What’s your 1 thing 2 do?
My brother is getting his master’s degree in Belgium. His bank account was overdrawn, and here’s how my Dad hilariously responded.
Sadie Stein looks back at how laundry figured into her childhood, and how her family, especially her mother, lived with and around it
In the Times’s “Booming” section (about baby boomers) Jim Sollisch has a really sweet essay about his son Max, a 25-year-old singer/songwriter signed to an indie label, who although doesn’t make a ton of money, is living a life he seems to love. Sollisch says that we often measure success by how much money we make but, of course, there’s much more to it than that:
What my friends don’t know is how to measure any of this on the only scale most of us have. You know, the one the I.R.S. uses. And to be honest, I’m not sure how to answer the question either. How successful is Max’s music career? What is a tattoo on the forearm of a 20-something in a medium-size Midwestern state worth? The Eskimos have all those words for snow, and it seems the only language we have for expressing success is numeric. It may be a universal language, but it’s an impoverished one. Maybe we need a word for “never having to sit in a meeting where someone reads long power point slides out loud.” Maybe we should have an expression that captures the level of success you’ve achieved when you do exactly what you love every day.
Max gets up when he likes and does what he loves. He avoids most of the things that most of us numerically successful people complain about all the time: racing from one unreasonable deadline to the next, sitting in unproductive meetings and watching simple things made complicated by committees. And he doesn’t want for much, largely because he’s smart enough to know that the only way to be rich is to want little. He takes no money from his parents. If he doesn’t make enough from a particular tour to cover the next few months, he gets jobs substitute teaching. Somehow he manages to save a little money.
Sollisch still worries what his son will do if his music career doesn’t work out (because dads worry about their children), but when he looks at his son, he believes that Max’s success is “off the charts.”
An influential science blogger named Bora Zivkovic recently resigned from Scientific American after three women came forward with sexual harrassment claims against Zivokovic. In light of this news, Jennifer Ouellette, one of Zivokovic’s former colleagues, put up a post yesterday about sexual harassment in the workplace, providing some examples from her own experience. It’s a great piece. [Thanks to Meagan for sharing the story with us.]
A shocking number of young people in Japan aren’t having sex, and have no desire to get married:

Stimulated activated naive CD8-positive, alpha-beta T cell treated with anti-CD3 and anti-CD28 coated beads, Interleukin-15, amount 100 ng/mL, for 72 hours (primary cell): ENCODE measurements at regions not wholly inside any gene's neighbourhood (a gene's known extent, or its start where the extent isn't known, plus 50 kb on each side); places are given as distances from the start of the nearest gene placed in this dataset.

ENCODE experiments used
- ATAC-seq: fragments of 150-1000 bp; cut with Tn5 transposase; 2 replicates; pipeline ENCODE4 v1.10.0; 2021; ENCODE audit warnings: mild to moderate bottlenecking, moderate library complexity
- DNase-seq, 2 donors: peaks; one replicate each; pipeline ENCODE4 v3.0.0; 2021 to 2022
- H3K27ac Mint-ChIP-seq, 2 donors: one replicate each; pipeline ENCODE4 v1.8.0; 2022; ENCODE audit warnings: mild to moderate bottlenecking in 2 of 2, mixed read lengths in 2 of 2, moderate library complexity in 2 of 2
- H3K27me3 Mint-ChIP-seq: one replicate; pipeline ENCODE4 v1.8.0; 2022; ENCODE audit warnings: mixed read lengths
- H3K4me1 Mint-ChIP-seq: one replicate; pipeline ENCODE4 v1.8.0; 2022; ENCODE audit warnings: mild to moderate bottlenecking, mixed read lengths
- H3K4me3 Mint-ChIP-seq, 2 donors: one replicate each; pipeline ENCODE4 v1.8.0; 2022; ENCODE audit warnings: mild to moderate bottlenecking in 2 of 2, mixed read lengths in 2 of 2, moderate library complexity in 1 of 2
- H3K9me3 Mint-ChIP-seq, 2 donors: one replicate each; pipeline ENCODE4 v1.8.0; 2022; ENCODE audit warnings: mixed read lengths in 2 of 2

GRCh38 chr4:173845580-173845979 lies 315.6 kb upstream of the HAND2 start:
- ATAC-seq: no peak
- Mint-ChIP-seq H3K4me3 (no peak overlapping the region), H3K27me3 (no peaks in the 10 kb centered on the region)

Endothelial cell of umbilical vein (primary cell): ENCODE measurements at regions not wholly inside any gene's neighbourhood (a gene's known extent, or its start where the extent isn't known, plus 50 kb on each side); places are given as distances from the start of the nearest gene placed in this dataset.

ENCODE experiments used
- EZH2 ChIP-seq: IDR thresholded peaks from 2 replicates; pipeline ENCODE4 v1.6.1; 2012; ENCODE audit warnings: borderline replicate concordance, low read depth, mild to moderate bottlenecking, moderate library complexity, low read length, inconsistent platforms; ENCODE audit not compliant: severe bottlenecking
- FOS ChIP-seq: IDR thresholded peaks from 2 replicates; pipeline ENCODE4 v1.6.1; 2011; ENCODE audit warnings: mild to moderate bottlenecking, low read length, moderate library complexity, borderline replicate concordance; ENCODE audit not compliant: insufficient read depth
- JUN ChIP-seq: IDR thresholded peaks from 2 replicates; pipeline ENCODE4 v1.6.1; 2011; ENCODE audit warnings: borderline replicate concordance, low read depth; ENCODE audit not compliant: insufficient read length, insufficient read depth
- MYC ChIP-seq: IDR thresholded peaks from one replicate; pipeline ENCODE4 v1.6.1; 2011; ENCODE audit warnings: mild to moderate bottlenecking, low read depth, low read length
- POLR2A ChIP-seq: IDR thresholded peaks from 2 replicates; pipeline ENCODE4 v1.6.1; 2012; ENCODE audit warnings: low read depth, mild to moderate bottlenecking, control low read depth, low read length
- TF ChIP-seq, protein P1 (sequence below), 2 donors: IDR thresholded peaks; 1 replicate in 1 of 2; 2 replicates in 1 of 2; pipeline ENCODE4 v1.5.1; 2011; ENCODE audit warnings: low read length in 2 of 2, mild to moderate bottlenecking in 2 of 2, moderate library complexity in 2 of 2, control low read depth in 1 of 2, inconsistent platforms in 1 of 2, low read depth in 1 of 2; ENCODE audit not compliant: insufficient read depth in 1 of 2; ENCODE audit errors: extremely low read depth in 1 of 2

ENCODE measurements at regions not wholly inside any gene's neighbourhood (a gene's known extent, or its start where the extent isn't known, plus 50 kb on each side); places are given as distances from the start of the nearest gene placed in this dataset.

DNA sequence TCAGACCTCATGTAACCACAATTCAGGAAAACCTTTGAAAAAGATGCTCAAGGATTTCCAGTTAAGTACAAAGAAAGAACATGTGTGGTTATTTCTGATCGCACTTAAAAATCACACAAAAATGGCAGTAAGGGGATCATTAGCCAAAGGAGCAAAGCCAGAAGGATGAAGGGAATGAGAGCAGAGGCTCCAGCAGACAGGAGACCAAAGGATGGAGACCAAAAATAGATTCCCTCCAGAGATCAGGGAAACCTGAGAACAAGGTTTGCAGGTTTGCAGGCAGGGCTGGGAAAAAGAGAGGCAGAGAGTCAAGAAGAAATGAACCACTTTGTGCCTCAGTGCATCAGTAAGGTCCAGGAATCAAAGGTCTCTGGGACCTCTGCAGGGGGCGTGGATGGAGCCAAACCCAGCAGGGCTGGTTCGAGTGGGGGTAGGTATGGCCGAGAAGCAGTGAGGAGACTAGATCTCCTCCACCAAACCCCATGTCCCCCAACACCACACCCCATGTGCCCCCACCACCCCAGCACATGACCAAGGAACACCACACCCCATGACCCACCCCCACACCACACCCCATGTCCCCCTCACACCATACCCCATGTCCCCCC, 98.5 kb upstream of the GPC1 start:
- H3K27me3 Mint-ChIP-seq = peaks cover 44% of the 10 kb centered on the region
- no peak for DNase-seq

“Marriage has become a minefield of unattractive choices. Japanese men have become less career-driven, and less solvent, as lifetime job security has waned. Japanese women have become more independent and ambitious. Yet conservative attitudes in the home and workplace persist. Japan’s punishing corporate world makes it almost impossible for women to combine a career and family, while children are unaffordable unless both parents work. Cohabiting or unmarried parenthood is still unusual, dogged by bureaucratic disapproval.”
We’re doing fine. I keep meaning to write an update, but I never seem to have the time. Things have been pretty crazy and overwhelming and exhilarating and scary and fun.
In Salon, an essay by a self-described stay at home boyfriend: “Say what you will about modern times and gender roles in the 21st century, but there are still certain behaviors associated with manhood. Providing. Protecting. Being a stay-at-home boyfriend may look easy. But let’s say I’ve forsaken a certain amount of pride.”
I think it is totally fine to want to pay and to feel like you want to pay and say, I want to pay. But it’s not because you are a duuuuuuudddeeee, dude. And that’s what I have to say about gender roles.
Yesterday, USA Today posted this graph showing that 44 percent of surveyed adults believe that children should contribute to their parents retirement if the parents don’t have enough money to live on in their old age. That’s a good amount, though more than half of respondents either don’t know or don’t think their kids should have that kind of financial responsibility. I personally would not want my kids (the ones I do not have yet) to worry about supporting me in my old age, but I also feel obligated to help my parents in theirs—I don’t want them to just be getting by; I want them to have a reasonable standard of living. Obviously, this is the type of financial discussions that adult children should have with their parents (along with things like living wills and end-of-life care). It’s something I talk about with my parents whenever I visit them for the holidays: “What do your retirement accounts look like?” It’s better to know now than to be caught off guard later.